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George Santos and Being ‘Jew-ish’ Among Jews

I know I should be horrified by the revelations about George Santos, the representative-elect from Queens who seems to have embellished or invented everything about himself except his name. But truth be told, I can’t get enough of this guy.

I love that he dragged Goldman Sachs into his sordid story, by putting the investment bank on his fanciful résumé. I really love that his dubious philanthropic credentials included founding Friends of Pets United, which, if a pro-animal group, raises interesting modifier questions — Were they friends only of united pets? What about the lonely, solitary pets? — but which actually sounds like a cult for dog lovers, one I would happily join.

And I really, really love that he claimed to have Jewish ancestry.

This was the lie that his (Catholic) grandparents were Jewish Holocaust refugees who fled to Brazil. Once the truth came out, he defended himself by telling The New York Post that he “never claimed to be Jewish” but only “Jew-ish.”

But there’s more that draws me to this case than Mr. Santos’s way with the truth. After all, he is not the first politician to seek advantage by merely saying he is Jewish (in his case, dishonestly).

How can this be? After all, this is a time of rising antisemitism; there’s a lot of bad news out there for us: the Tree of Life shooting, Ye, the hostage-taking at a Texas synagogue, the spike in attacks on observant Jews. And yet public figures still come out as public Jews.

I am reminded of the joke, purportedly told in prewar Germany, about the Jew who likes reading the Nazi newspaper. When asked why, he says that the Jewish papers carry news only about Jews being beaten and ostracized. “But in Der Stürmer, I read that we control the banks, the media, everything!”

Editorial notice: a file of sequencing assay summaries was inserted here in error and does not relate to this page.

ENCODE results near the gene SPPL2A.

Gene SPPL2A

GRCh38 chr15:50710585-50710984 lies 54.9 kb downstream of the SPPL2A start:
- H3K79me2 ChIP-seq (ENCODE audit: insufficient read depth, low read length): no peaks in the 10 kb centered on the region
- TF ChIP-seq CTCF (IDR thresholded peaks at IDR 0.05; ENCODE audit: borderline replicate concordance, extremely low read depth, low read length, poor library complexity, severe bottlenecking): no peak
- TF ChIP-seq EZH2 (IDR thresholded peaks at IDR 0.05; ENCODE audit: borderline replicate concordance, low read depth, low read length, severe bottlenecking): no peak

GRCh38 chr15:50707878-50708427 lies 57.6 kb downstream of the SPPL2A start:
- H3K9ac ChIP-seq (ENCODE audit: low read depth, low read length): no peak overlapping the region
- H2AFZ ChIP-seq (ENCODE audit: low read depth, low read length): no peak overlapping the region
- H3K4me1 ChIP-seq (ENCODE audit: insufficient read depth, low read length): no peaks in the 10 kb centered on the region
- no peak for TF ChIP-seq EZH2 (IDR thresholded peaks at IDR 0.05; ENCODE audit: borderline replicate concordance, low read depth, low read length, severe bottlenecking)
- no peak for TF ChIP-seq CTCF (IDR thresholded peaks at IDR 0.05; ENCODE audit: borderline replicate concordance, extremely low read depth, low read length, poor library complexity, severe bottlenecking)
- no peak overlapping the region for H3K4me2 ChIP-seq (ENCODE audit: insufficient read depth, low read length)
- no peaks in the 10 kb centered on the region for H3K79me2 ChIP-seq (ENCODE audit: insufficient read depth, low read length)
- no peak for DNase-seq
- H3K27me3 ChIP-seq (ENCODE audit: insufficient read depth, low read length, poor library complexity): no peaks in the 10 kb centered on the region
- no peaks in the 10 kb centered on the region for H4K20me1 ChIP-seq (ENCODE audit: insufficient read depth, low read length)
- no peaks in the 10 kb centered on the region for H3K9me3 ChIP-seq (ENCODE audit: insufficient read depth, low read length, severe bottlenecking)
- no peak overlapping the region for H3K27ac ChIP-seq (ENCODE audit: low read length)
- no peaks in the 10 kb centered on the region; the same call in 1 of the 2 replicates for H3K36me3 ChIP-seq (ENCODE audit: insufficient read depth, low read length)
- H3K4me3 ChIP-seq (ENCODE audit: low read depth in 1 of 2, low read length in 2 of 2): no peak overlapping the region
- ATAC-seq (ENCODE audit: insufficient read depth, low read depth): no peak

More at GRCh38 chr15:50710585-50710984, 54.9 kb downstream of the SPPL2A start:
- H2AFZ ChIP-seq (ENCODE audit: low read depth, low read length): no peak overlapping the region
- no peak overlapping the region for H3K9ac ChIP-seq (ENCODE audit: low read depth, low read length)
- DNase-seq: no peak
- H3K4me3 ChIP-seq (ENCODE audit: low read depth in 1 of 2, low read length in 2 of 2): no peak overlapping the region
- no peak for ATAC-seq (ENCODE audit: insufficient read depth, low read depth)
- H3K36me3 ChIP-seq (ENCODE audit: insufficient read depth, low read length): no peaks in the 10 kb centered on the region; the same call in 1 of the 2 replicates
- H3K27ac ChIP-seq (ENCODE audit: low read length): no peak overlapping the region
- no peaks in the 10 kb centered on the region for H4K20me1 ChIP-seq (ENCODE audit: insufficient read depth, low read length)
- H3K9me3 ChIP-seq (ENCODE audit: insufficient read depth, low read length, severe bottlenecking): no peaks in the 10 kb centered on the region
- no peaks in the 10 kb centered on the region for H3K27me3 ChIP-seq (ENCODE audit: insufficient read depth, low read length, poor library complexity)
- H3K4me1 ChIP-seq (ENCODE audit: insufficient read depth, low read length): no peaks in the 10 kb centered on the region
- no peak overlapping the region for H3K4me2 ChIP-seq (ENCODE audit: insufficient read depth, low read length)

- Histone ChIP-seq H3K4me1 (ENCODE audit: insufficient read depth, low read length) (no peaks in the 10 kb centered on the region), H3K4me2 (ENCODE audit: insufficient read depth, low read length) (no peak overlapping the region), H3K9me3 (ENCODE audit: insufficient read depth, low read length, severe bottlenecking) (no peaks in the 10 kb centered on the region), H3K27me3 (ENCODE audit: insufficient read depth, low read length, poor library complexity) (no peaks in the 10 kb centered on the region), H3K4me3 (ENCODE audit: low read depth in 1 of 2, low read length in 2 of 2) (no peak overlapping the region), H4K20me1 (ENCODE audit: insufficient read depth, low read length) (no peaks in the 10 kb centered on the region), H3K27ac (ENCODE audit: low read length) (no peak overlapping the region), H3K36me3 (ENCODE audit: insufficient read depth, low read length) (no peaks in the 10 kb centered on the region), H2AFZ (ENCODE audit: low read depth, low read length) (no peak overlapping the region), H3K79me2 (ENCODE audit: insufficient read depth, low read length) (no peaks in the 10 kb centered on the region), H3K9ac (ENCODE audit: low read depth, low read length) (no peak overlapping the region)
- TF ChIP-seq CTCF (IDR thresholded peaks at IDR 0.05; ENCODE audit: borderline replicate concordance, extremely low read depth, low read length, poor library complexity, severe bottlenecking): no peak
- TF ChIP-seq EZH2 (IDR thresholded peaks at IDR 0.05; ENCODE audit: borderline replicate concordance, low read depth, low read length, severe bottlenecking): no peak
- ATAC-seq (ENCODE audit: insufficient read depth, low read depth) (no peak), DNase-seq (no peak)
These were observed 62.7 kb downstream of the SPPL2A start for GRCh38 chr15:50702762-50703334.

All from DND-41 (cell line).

That’s what it’s like to read about George Santos lying in a campaign position paper about being a “proud American Jew.” He seems to think being Jewish makes you more popular! Some good news!

Still, why do it? Politicians — by nature, canny operators all — must sense that there is some political advantage in being identified as having Jewish heritage. And in New York, there generally is. Remember that Alexandria Ocasio-Cortez proudly claimed her Jewish ancestry the month after her election to Congress in 2018, when she told a Queens synagogue that “generations and generations ago” her “family consisted of Sephardic Jews.”

That was mere months after Tablet magazine reported that Julia Salazar, who was running for the New York State Senate as a politically progressive Jew and claimed a mixed Jewish-Catholic background, “appears to have had a Christian upbringing.” She spoke to reporters about going through a conversion to Judaism in college, around the time she became embedded deeply in New York City’s robust left-Jewish community.

Gentile politicians in Arkansas are not bragging about Jewish ancestry. But in Brooklyn or Queens or out on Long Island? There are Jews, and they vote.